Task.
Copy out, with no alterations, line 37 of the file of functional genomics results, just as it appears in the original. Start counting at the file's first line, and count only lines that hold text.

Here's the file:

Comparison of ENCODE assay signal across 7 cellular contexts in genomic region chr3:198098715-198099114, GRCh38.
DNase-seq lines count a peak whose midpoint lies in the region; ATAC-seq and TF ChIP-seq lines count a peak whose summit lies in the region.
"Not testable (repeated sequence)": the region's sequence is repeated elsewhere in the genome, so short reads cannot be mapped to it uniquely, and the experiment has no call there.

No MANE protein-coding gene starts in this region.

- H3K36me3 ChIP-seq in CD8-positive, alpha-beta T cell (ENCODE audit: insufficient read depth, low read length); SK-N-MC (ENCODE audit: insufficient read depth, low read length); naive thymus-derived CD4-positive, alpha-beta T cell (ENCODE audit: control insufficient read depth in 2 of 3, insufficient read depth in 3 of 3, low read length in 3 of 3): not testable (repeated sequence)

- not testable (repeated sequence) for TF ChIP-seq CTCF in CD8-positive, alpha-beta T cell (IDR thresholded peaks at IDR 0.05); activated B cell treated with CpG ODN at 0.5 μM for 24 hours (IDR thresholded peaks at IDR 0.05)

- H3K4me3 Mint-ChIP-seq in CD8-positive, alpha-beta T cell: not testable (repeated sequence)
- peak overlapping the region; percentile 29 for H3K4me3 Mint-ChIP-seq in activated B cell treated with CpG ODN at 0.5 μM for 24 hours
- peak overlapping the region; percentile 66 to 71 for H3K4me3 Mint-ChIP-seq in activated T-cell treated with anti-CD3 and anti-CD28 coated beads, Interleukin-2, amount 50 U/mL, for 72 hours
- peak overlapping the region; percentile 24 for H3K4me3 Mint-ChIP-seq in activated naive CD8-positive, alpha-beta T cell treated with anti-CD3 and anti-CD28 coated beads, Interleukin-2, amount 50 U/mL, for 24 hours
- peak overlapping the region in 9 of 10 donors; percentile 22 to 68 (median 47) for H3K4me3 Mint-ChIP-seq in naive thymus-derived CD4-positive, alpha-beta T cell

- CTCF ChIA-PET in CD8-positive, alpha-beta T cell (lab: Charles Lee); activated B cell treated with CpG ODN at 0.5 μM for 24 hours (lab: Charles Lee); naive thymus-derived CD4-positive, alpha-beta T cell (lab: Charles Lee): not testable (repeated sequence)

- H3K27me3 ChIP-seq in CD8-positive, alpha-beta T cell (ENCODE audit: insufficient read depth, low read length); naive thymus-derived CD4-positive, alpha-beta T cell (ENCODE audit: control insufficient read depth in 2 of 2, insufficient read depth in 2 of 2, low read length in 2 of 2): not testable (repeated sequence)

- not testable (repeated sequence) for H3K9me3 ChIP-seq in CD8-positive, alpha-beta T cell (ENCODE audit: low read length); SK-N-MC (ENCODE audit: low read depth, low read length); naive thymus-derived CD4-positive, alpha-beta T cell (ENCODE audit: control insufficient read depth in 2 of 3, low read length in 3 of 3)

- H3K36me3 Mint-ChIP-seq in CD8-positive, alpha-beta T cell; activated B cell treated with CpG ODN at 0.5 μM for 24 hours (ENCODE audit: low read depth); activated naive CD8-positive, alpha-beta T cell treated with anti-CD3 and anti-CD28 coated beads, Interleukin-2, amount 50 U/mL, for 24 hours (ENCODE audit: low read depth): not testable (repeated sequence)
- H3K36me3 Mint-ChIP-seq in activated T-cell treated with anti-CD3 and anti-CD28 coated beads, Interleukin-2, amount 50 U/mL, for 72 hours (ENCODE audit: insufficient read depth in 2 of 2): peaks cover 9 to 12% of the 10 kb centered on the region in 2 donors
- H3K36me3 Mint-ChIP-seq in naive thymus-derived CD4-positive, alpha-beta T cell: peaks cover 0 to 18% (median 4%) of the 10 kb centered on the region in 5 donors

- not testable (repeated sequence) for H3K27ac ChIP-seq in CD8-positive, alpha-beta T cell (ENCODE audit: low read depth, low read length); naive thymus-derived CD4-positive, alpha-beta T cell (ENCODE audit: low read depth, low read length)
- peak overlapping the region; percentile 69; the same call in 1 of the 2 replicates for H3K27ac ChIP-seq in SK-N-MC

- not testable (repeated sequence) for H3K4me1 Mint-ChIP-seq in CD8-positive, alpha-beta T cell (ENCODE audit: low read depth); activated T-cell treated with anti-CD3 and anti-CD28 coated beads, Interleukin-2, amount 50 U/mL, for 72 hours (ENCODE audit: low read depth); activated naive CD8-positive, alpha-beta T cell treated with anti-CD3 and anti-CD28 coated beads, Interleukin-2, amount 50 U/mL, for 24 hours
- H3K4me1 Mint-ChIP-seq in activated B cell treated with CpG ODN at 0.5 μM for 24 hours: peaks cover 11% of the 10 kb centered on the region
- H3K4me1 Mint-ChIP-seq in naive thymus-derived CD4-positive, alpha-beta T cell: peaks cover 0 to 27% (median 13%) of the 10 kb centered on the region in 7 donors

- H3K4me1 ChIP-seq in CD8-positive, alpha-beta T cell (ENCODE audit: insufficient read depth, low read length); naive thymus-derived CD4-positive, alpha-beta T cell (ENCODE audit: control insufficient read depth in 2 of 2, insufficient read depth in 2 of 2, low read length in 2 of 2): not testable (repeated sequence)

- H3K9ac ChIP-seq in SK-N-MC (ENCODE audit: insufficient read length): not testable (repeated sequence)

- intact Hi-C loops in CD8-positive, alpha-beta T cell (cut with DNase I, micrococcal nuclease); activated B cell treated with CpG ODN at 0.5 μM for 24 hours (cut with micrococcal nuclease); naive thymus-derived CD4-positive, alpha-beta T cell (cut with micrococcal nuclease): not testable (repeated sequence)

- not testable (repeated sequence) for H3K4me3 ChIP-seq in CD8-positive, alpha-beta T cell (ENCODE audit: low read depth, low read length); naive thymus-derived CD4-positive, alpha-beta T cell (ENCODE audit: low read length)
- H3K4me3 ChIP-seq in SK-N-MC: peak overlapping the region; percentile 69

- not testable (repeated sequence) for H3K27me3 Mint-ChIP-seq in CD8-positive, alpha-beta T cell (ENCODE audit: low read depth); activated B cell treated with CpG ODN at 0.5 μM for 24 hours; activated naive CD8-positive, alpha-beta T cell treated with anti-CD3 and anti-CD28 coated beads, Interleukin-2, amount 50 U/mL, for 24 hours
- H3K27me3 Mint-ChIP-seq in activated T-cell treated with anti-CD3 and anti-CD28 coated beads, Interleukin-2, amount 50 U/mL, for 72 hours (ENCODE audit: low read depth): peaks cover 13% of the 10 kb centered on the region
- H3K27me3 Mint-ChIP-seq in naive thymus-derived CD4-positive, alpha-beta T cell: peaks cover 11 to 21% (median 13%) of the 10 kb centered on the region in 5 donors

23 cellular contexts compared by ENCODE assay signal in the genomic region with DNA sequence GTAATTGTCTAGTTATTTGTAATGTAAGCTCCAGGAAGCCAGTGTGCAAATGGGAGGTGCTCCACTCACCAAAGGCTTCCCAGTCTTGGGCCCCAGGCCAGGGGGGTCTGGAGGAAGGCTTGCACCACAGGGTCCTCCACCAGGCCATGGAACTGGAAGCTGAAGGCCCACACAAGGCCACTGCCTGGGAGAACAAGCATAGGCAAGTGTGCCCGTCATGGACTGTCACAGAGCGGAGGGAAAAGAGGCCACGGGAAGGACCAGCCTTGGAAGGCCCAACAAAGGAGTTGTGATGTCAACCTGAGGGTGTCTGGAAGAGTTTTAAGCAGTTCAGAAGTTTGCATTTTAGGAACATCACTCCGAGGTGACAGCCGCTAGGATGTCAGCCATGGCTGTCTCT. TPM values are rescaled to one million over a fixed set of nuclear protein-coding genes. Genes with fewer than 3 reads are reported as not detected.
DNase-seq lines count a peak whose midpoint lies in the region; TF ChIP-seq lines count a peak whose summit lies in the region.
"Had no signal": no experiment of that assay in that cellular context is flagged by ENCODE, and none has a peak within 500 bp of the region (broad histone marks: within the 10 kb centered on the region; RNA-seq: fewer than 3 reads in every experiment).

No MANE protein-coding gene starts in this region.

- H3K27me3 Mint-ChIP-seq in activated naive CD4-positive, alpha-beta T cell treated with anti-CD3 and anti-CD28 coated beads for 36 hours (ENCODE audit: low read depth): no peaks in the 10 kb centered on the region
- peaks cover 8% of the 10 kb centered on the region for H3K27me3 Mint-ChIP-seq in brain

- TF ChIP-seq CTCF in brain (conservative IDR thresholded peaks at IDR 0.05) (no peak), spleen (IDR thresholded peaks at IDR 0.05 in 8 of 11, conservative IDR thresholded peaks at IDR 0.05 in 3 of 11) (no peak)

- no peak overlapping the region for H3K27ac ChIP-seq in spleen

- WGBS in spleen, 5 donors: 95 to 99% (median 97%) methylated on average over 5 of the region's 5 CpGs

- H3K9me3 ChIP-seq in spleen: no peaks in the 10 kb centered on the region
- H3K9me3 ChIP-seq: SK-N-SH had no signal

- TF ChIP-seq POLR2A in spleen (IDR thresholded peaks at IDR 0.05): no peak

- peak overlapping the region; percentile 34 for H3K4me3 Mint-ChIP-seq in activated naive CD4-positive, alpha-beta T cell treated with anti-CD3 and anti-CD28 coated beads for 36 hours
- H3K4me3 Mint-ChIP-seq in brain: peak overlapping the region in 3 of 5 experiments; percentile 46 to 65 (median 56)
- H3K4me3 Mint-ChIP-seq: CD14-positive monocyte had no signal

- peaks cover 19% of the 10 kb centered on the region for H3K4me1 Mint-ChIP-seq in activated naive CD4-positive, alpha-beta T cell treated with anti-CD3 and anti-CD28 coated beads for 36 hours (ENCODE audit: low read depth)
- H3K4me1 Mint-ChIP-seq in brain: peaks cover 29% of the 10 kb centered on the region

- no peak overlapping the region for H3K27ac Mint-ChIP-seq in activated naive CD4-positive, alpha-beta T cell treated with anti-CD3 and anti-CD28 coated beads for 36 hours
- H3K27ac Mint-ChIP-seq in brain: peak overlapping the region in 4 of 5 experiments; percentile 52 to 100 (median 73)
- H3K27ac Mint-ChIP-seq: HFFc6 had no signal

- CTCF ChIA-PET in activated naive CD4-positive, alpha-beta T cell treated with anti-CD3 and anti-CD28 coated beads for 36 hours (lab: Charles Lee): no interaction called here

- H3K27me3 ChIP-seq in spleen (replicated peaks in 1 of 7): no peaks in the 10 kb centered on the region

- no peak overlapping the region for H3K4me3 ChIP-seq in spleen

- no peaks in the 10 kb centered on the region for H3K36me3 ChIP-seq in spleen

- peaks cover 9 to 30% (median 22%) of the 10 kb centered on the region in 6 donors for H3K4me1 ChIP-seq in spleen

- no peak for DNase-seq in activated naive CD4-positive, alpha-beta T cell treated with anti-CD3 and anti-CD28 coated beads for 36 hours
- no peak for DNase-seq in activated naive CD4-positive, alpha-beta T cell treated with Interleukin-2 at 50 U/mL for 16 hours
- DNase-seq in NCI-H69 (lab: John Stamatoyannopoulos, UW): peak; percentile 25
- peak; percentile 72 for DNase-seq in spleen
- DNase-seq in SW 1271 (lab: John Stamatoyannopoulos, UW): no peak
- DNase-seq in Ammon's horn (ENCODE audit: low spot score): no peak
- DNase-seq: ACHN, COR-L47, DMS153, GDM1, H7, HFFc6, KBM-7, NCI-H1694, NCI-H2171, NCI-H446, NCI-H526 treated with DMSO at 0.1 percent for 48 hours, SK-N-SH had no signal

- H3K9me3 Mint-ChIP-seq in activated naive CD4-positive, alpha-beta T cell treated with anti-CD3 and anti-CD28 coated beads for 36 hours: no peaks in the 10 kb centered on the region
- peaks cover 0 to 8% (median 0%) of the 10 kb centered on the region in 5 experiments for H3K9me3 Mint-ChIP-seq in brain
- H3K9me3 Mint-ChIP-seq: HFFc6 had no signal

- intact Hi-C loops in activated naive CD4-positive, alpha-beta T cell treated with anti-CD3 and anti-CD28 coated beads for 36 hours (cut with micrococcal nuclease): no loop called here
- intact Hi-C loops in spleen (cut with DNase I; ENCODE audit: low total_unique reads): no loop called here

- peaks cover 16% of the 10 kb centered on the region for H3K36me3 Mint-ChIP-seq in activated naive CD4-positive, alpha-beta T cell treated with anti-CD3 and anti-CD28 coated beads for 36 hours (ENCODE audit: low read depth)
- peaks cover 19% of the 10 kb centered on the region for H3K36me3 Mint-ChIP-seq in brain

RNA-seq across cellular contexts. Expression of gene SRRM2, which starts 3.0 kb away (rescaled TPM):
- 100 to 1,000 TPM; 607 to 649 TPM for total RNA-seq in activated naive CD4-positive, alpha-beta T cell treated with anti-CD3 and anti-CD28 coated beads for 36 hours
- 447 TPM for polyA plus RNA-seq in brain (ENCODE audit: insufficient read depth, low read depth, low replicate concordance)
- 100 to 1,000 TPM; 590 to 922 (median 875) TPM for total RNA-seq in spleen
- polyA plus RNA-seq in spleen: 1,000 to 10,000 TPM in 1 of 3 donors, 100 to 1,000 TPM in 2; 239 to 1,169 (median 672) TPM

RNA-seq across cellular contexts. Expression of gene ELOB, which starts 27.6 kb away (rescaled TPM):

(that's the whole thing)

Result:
- TF ChIP-seq CTCF in brain (conservative IDR thresholded peaks at IDR 0.05) (no peak), spleen (IDR thresholded peaks at IDR 0.05 in 8 of 11, conservative IDR thresholded peaks at IDR 0.05 in 3 of 11) (no peak)